It’s not exactly Halley’s Comet, a crop circle or anything nearly as rare, so you don’t want to make too much of this back-to-back stuff.
The Saskatchewan Roughriders do it every year with the Winnipeg Blue Bombers and later this season the Hamilton Tiger-Cats themselves will play the Toronto Argonauts two games in a row for the 10th time in the last 14 years.
But June Jones has never faced this before; there’s been a bye week wedged between the last time Hamilton and Saskatchewan met (18-13, Riders) on the prairies and Thursday night’s rematch here; and one Jones-ian head coach (June) is an offensive legend while the other (Chris) is a defensive one. Lots of room for counter-thinking and counter-counter-thinking there.
Plus, there’s a couple of important things on the line, as there usually are in a CFL match; a league record for consecutive 300-yard passing games and an early-season winning (3-2) record for the victors versus a losing (2-3) mark for the vanquished.
It would be a High Five indeed should the Cats prevail and exit their gauntlet through the Western conference above .500. Spot them that two months ago and they immediately answer, “Fine, let’s not even play the games.”
Thursday, the Ticats need to advance deeper into reclaiming the home field advantage they once wielded like a machete. They beat Winnipeg in the home opener, now face an offensively-challenged bunch they should have beaten on the road, then follow up at Tim Hortons Field next Saturday against Ottawa, their first eastern conference opponent of 2018.
As Jones, the June one, says, you have to win at home. Everyone else says it too.
To do that, Jeremiah Masoli may not need to break the nine-game 300-plus record he currently shares with his former head coach Kent Austin and the legendary Sam “The Rifle” Etcheverry, but his offence is going to have to score touchdowns instead of the field goals they settled for out on the steppes.
“We’re good at moving the ball, we just have to score in the red zone, ” running back John White says, and he is not even close to being wrong.
To do that White, who last week played his first game since tearing his ACL with the Edmonton Eskimos last June, likely has to be more of a factor in this one.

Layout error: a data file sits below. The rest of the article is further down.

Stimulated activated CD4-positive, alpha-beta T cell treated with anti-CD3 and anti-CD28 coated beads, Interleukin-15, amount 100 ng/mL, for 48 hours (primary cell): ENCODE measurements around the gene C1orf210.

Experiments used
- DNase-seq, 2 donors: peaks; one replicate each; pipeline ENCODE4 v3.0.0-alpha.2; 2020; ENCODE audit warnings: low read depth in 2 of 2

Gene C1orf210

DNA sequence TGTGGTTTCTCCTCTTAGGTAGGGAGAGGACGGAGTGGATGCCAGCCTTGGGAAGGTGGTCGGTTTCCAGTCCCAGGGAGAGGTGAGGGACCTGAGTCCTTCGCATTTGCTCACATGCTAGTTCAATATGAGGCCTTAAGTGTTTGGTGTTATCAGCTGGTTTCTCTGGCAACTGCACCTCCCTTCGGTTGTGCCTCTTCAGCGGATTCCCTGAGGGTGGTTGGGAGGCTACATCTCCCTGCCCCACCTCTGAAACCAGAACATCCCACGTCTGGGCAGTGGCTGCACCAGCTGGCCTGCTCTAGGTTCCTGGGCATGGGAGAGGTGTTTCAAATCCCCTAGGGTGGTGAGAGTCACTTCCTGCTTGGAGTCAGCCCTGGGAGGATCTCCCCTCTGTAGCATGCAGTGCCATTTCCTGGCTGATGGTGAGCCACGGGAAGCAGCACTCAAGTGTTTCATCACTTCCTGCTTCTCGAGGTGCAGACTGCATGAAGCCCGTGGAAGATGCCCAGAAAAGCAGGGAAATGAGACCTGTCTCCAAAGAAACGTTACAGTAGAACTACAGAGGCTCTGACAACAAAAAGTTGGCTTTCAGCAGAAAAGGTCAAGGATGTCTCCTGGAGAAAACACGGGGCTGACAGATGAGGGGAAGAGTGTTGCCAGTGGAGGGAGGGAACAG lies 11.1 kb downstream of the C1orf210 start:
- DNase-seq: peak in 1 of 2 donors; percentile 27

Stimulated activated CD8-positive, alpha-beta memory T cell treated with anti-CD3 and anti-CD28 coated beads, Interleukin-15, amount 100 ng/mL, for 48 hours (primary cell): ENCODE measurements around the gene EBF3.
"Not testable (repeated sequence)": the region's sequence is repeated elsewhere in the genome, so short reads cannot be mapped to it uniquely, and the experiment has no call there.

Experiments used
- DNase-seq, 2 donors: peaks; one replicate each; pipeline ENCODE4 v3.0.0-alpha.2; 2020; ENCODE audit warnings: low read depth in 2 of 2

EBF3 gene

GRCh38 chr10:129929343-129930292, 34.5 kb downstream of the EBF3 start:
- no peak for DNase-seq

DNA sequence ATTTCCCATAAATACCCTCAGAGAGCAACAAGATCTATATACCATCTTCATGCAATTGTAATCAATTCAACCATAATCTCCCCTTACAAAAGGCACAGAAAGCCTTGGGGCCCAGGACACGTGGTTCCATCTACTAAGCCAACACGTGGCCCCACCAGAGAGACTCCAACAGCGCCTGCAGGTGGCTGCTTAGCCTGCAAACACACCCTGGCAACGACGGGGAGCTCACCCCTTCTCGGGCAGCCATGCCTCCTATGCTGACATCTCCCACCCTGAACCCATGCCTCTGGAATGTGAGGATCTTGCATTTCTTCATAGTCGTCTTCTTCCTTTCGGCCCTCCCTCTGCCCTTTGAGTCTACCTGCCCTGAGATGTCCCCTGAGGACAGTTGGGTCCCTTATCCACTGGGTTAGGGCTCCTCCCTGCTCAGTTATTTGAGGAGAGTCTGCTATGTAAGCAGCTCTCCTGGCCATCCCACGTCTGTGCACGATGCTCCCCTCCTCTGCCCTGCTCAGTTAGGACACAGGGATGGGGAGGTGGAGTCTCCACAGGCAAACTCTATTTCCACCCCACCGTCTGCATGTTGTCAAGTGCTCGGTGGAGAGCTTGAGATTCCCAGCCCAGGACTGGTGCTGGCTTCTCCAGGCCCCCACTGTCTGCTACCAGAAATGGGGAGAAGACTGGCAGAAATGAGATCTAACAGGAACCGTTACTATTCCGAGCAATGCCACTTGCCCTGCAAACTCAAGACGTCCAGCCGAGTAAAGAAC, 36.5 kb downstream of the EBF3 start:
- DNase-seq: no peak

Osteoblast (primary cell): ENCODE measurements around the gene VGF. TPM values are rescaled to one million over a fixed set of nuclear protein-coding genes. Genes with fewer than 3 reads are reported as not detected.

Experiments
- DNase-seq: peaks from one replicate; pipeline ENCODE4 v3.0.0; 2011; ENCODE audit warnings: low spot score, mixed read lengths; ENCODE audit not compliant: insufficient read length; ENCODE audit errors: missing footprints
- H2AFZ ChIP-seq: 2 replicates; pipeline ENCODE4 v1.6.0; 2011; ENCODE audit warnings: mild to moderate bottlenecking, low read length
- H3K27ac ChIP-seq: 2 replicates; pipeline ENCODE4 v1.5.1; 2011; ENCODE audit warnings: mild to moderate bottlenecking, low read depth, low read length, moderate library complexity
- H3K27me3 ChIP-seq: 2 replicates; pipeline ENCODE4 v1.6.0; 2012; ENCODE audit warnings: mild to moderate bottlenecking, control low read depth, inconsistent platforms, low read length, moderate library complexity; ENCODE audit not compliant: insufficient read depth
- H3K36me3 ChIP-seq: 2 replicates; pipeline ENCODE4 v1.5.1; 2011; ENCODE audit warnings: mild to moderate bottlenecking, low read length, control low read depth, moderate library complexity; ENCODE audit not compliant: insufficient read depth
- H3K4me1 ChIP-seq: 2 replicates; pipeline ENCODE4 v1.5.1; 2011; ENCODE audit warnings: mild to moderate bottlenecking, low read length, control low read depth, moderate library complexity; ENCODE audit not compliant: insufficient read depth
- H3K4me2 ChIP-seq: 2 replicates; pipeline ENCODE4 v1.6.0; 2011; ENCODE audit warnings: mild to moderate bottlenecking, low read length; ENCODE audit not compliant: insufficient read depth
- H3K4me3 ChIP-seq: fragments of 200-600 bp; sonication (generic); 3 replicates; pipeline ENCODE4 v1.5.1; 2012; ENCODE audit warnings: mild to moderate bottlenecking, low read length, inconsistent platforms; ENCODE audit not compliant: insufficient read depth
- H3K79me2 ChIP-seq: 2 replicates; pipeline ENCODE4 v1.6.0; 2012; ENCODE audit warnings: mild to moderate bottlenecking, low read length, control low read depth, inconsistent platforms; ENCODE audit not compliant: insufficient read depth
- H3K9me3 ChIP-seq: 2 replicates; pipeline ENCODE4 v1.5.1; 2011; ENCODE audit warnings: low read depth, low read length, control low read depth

A strong running game got the Ticats well-launched early in the first Rider game then it disappeared as if Penn and Teller suddenly showed up.
A more consistent run game would give the Chris Jones’ variety pack of where-the-heck-did-that-rush-come-from pause for thought, and so would stronger handling of the back side Rider blitz.
That combination would crack the door just a little wider for the deep pass which fuels the Ticat offensive appetite, and the underneath routes which often feed it.
But Masoli is still the fulcrum in all of this.
“He’s in an offence that’s kind of built to utilize his strengths, ” says Chris Jones, who had railed against his team’s sloppy practice attitude Tuesday then praised them for their mental readjustment Wednesday.
“His mobility is certainly something where he can extend football plays. He’s not just looking to take off with the ball every time; it’s easy to defend those kind of guys. The guys who are looking to move around and then put the football in the air down the field, they’re the ones who are most dangerous.”
The ascending Hamilton defence has once again had to prepare for two quarterbacks. This was supposed to be Zach Collaros’s return to Hamilton, but he’s still sidelined with a concussion.
The Riders are rotating Brandon Bridge, the Canadian whose two career wins as a starter are both against the Ticats, and David Watford like they’re on a spit. They switched quarterbacks six times against Hamilton, which the CFL stats folk haven’t seen in the nine years they’ve been tracking quarterback substitutions. They haven’t scored touchdowns – why isn’t Duron Carter on offence? – but they have beaten Hamilton.
Which brings us back to back-to-backs.
Both head coaches say that in an encore performance you need to tweak things you did well in the first game, then add an extra dash or two of surprise ‘gotcha’.
And – okay, stay with us here – you have to anticipate what they’re anticipating you’ll anticipate about them.
“You better, ” says Chris Jones.
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